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“I’m . . . Uh . . . Sorry”

The news is quick to report all the details of famous people’s wrongdoings and their subsequent confessions. Perhaps it’s an athlete who was arrested for driving while drunk. Or it could be a politician caught in an indiscretion. Only God knows the heart, but when we hear a stuttered “I’m . . . uh . . . sorry,” we may wonder if they are truly repentant or just sorry they got caught.

When we read the confession of the famous King David we see what looks like genuine contriteness. In his public discussion of his sins in Psalm 51, this disgraced monarch—who had an embarrassing record of flagrant sins which he had kept hidden (2 Sam. 12:1-13; Ps. 32:3-5)—pleads for mercy.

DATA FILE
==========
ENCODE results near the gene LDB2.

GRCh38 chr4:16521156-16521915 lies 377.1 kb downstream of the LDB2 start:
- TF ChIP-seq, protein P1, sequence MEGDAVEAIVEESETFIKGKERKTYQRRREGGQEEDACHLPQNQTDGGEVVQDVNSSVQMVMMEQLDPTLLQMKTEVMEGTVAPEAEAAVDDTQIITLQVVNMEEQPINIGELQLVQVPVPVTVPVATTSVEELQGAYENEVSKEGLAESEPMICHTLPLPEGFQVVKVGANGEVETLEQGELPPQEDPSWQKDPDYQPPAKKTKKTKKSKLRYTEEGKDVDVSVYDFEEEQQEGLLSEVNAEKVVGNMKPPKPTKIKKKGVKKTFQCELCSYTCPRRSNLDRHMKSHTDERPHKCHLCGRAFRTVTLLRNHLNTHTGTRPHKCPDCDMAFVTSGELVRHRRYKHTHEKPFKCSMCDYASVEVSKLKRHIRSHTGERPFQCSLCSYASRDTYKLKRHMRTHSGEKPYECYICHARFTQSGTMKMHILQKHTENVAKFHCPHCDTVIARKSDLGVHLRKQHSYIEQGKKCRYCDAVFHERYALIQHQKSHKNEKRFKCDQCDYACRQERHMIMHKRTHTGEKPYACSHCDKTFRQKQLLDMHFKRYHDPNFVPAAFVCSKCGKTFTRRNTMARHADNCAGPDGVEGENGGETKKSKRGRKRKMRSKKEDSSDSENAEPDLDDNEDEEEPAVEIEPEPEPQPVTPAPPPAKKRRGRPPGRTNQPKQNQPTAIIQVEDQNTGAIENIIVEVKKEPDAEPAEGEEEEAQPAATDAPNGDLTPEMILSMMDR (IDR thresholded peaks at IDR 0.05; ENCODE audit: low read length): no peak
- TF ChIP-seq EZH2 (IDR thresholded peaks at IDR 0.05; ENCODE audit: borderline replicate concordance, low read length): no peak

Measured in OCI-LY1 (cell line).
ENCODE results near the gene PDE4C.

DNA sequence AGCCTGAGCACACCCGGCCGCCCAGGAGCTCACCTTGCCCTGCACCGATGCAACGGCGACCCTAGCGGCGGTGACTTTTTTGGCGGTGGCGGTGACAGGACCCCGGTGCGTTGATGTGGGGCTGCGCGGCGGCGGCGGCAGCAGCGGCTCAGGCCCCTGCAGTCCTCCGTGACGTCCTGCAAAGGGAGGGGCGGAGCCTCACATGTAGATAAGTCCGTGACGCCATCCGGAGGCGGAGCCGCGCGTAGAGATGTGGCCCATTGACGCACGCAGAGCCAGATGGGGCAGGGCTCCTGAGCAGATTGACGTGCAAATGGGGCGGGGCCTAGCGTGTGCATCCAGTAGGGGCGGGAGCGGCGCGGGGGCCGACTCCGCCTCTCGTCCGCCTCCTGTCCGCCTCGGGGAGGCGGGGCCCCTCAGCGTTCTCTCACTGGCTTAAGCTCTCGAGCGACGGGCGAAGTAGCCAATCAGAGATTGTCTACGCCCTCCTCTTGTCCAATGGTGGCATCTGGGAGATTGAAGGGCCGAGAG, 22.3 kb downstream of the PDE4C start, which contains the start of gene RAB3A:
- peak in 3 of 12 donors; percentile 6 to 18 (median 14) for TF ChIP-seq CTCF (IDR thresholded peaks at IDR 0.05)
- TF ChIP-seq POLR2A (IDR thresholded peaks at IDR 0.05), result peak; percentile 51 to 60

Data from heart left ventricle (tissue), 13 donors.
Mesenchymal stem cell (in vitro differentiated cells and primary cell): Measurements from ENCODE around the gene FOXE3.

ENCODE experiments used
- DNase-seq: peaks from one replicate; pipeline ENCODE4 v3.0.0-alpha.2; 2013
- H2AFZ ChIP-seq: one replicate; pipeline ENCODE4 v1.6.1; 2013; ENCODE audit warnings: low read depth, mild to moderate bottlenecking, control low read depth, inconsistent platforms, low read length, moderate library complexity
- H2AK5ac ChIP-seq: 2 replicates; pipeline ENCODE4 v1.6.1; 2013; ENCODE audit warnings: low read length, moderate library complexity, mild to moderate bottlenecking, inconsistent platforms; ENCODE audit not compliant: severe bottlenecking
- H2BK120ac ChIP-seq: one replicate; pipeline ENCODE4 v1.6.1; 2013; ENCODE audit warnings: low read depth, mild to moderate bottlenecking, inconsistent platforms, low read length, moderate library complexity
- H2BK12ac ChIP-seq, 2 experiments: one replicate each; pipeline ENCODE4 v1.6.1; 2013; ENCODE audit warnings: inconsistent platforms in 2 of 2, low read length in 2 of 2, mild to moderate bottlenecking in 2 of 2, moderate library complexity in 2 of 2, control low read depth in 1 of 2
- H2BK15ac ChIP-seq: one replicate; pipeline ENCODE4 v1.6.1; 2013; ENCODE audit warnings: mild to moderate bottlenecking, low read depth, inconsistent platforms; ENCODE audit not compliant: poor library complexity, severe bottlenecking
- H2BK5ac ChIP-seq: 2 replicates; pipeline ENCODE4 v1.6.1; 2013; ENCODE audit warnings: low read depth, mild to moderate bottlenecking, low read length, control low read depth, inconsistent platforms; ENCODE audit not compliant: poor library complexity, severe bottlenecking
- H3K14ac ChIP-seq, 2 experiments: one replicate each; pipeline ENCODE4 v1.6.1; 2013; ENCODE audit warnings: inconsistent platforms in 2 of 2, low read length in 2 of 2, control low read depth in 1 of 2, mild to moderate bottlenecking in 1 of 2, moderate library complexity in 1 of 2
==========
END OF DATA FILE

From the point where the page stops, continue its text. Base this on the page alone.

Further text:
He recognized that his sin was an affront to God—not just to people—and that God alone can judge him (Ps. 51:1-6). He realized that he must be cleansed by God (vv.7-10), and he celebrated his restoration through service and worship (vv.11-17).

All of us sin and fall short of God’s glory. When we feel the heavy burden of sin weighing us down, we have the blessing of confession and forgiveness (1 John 1:9) to lift us up. Isn’t it just like our great God to turn even our sins into an opportunity to grow in His grace and power and love!

Dear Lord, please give me a humble heart
and the courage to confess my sins before You
and others. Thank You for Your promise to be
faithful to forgive my sins and to cleanse me.
Confession is agreeing with God about our sin.